If “Quick Fix” and “Dead Soldiers” proves anything, it’s that the producers, led by series creator Shawn Ryan, is taking the series up another notch. After a critically and commercially successful Season 1, Season 2 is shaping up to be even better. The intensity level has risen tremendously, and the writers have no plans to take it easy. The series’ 13-episode season schedule, I believe, is the reason why shows like “The Shield” and “The Sopranos” are so good episode after episode. Without the necessity of filling out a 22-episode season, the show’s creators can put their energy and good ideas into a tight, tense, and powerful 13 episodes. There is no longer a need for filler episodes that goes nowhere.

Coming off a professionally satisfying 2002, series lead Michael Chiklis seems to be telling everyone who voted for him at last year’s Emmy Awards that he’s making another run for the statuette. (Chiklis won for Best Actor in a Dramatic Series at the 2002 Emmys, in case you didn’t know.) Chiklis is tougher and even more of a loose cannon, if that’s possible. Vic Mackey’s violent trip down south to Mexico in “Quick Fix” and his near-death beating of Armadillo in “Dead Soldiers” have already surpassed nearly all of the violence he inflicted in Season 1. With the inevitable divorce and custody battle with Corrine in the horizon, I’ll be stun if Vic Mackey is still able to function as a normal human being by the end of the season!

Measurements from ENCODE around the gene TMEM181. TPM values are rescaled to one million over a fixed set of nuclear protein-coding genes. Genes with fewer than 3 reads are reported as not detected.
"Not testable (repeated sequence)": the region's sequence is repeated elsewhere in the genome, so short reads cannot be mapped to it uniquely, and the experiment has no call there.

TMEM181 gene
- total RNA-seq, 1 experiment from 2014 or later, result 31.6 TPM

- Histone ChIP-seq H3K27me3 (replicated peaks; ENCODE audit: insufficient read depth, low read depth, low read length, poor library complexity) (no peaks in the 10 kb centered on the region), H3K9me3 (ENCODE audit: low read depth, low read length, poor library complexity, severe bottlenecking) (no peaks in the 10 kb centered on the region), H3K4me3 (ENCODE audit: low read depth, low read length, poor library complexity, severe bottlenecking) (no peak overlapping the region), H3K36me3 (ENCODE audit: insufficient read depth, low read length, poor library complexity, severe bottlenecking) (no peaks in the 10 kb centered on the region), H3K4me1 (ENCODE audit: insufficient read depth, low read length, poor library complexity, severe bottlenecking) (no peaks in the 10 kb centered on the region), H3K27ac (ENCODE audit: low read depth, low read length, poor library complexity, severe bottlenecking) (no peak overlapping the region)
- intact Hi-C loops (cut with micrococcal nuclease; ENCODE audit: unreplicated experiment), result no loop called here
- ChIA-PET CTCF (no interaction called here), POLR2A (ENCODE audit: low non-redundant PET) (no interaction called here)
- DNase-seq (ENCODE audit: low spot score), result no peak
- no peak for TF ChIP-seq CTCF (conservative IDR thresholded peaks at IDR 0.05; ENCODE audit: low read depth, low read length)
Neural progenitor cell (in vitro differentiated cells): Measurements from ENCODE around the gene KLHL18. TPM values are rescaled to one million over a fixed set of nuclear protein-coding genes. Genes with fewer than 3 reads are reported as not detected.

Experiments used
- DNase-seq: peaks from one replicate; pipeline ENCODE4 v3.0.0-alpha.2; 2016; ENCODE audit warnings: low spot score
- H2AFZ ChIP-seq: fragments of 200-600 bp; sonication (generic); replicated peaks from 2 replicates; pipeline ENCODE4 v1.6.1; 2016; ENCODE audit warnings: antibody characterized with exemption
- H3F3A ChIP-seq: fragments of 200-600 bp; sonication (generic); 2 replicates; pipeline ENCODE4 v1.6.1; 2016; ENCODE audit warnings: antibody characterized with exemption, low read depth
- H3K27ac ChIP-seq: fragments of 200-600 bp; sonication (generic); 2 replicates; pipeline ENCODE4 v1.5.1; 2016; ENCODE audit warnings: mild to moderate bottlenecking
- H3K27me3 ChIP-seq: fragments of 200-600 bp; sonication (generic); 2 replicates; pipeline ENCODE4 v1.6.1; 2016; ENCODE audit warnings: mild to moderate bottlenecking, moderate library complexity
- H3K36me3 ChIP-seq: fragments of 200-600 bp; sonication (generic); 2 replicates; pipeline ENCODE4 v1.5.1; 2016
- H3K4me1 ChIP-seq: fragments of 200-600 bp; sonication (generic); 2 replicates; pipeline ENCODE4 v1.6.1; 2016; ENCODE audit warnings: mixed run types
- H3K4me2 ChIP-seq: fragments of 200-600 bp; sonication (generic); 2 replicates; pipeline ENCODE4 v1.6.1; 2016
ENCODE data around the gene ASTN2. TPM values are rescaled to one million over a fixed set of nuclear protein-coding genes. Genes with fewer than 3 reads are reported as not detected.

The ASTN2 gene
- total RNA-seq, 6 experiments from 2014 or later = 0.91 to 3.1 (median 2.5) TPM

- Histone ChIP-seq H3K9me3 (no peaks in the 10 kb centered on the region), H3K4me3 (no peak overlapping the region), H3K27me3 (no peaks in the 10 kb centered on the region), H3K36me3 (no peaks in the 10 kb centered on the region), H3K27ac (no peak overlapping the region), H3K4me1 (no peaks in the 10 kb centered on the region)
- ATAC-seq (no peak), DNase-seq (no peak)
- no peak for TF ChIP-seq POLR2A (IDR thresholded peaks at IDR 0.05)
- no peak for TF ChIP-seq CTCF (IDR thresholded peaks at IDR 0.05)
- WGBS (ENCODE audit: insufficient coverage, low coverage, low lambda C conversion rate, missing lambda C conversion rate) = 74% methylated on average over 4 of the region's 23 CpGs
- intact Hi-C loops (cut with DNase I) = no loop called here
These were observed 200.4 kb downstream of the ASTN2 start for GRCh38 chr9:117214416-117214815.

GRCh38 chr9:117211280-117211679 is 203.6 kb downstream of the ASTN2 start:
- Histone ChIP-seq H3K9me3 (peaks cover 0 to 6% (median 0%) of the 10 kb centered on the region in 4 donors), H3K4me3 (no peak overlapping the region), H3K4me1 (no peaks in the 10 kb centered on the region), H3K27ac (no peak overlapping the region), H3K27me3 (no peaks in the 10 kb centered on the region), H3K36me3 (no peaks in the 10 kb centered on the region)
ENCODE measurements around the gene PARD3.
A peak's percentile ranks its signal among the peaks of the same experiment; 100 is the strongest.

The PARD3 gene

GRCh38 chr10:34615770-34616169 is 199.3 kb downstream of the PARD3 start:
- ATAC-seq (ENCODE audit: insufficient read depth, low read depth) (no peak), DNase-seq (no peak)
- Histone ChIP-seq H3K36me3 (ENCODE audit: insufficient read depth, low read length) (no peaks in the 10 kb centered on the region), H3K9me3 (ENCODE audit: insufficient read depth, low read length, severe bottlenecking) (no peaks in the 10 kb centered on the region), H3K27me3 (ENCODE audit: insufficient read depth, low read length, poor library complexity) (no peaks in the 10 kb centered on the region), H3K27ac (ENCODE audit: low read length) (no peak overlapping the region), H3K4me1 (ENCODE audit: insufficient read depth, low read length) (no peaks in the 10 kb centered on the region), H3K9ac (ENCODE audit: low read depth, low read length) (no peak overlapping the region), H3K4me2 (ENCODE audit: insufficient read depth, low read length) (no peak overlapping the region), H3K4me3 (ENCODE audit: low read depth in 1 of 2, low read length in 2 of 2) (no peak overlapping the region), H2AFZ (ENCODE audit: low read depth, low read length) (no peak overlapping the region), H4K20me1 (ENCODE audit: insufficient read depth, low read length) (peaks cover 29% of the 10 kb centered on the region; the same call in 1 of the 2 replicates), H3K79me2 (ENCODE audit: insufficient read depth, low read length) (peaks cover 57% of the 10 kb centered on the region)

With the first two episodes focusing so much on Vic’s tortured personal and professional world, the series has less time to follow the other characters. With Walt Goggins’ Shane already in Vic’s doghouse, it’s anybody’s guess how long he’ll last. Gay patrolman Julien (Michael Jace) is still trying to convince himself that he’s not gay, while his partner Danielle (Catherine Dent) has re-entered into an affair with Vic. Although Vic and Danielle’s affairs never completely stopped in Season 1, the absence of Corrine seems to have driven the two closer, even if they both say aloud that there is nothing beyond the sexual.